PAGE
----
I live in Pegnitz, in Upper Franconia, in the north of Bavaria, Germany. This is also where the river Pegnitz rises. The location for my film was the nature reserve called Pegnitzauen. It is 18 kilometers away from where I live, so I often cycled there. I shot film at irregular intervals over four years, collecting around 48 hours of footage.
To get good wildlife shots, you have to know when and where the animals pause. Around here word has spread that I make nature films, so I get a lot of useful advice from the staff of the Federal Nature Conservation, Forest Management, and so on.
Of course, patience and perseverance is important.
My main camera is a Sony FX7 HD tape camera. The FX7 has a 20x
zoom, plus a usable digital zoom. I even add to this a 2.2
teleconverter. The downside of the tape camera is that there is a
noticeable delay between pressing the shutter button and recording
the picture. Therefore I use the Atomos Ninja, a small hard disk
recorder that plugs directly into the camera. It needs no lead
time and records immediately. But the great advantage of the Ninja
is that it records full HD material in 10 bit uncompressed form.
This brings significant benefits, for example when applying colour
correction, slow motion and so on in post-production.
I used some screenshots from the Bayern Atlas (similar to Google Earth). I animated these in my EDIUS editing system: the passing train (at left with red roof) was created using minus signs from the titler, the water surface was superimposed with the keyer tool and the clouds were layered on and so on.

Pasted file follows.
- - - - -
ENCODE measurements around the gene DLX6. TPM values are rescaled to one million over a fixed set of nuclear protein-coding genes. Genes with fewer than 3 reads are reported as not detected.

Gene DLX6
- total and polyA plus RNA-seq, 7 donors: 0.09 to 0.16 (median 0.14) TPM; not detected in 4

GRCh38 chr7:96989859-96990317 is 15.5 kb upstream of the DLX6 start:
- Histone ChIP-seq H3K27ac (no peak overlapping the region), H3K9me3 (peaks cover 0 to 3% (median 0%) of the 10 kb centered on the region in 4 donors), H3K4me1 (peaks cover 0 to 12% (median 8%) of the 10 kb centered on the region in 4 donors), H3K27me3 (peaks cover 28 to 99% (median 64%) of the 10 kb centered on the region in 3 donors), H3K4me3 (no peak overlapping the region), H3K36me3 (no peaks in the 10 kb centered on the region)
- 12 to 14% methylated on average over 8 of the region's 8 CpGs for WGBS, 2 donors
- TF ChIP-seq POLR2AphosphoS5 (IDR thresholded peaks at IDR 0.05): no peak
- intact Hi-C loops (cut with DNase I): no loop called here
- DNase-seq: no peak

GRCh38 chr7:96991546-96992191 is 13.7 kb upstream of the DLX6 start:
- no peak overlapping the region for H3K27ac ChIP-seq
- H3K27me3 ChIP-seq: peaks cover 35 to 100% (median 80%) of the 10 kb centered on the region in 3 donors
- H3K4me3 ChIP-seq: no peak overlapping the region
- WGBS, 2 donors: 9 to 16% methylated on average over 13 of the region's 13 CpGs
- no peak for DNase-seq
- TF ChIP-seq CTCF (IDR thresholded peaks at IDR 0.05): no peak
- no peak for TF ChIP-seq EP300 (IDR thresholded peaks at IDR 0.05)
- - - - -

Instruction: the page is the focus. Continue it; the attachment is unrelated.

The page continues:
The glide-rail and crane I built myself. The rail is power driven.
The drive comes from a window blind and the battery from a
I had a rough idea of the shape of the movie in mind beforehand, but that changed again and again, because unexpected scenes were captured and planned shots did not materialise.
In nature films there are always surprises. Sometimes you only need a few more shots to tell the story properly but you just cannot get them into the camera. That means the sequence is not useful and you have to be flexible and switch to something new. But at other times you get shots, which you had never expected.
Good and bad luck are very close in nature filming.
The underwater scenes with the beaver were taken with a Sony Action Cam.
Although I twice had the Cam underwater for around an hour, the passing shot of a diving beaver was the only acceptable take.
I wanted to film the breeding period of kingfishers from a a camouflage tent.
If you want to set up a camouflage tent in a nature reserve, you need approval from the Nature Conservation Authority. It took two weeks until I got the permit. I put up the tent and let it stand for a few days so that my feathered characters could get used to it. Then massive rainfall arrived and the Pegnitz river flooded. The kingfishers' nesting site was swept away, their brood was drowned. The whole effort was in vain.
It took me about a year of work in the editing room to process the sound and images. The "atmosphere" sounds and other noises almost all had to be produced in retrospect, because when you are shooting using a long focal length, you cannot capture good original sound.
Much of the music was created by me with Magix Music Maker.
Thank you for the recognition of my film. I would like to send warm greetings to fellow film-makers in Britain.